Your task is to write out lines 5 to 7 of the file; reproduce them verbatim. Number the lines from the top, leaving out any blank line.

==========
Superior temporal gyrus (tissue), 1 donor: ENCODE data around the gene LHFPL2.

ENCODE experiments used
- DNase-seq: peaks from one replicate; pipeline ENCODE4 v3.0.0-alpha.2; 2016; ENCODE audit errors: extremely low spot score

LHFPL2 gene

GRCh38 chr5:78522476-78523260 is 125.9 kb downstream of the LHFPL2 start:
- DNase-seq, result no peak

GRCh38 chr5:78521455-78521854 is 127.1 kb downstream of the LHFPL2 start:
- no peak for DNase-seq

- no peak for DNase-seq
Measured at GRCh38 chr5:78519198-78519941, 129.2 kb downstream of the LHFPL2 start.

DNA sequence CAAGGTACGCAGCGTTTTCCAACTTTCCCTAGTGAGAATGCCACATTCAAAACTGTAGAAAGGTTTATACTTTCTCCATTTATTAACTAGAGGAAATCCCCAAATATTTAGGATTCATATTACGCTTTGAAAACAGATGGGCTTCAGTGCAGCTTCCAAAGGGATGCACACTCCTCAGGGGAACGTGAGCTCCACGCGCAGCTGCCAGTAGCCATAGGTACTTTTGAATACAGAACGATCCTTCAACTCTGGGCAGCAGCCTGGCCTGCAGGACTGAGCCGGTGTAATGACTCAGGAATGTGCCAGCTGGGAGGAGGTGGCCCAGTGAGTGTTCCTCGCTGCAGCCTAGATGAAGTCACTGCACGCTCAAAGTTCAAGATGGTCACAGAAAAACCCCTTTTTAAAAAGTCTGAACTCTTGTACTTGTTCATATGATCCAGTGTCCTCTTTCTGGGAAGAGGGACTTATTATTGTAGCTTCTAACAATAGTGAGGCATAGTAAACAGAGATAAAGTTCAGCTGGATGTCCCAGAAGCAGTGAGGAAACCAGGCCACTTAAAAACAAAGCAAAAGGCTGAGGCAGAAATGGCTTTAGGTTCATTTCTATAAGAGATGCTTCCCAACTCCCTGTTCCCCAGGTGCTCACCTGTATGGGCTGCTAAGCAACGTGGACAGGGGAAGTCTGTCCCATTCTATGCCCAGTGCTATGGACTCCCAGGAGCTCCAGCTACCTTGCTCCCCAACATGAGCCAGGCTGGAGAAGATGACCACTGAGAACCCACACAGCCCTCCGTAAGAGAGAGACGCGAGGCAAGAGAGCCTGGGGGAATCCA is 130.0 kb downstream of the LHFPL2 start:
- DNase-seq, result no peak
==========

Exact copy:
GRCh38 chr5:78522476-78523260 is 125.9 kb downstream of the LHFPL2 start:
- DNase-seq, result no peak

GRCh38 chr5:78521455-78521854 is 127.1 kb downstream of the LHFPL2 start: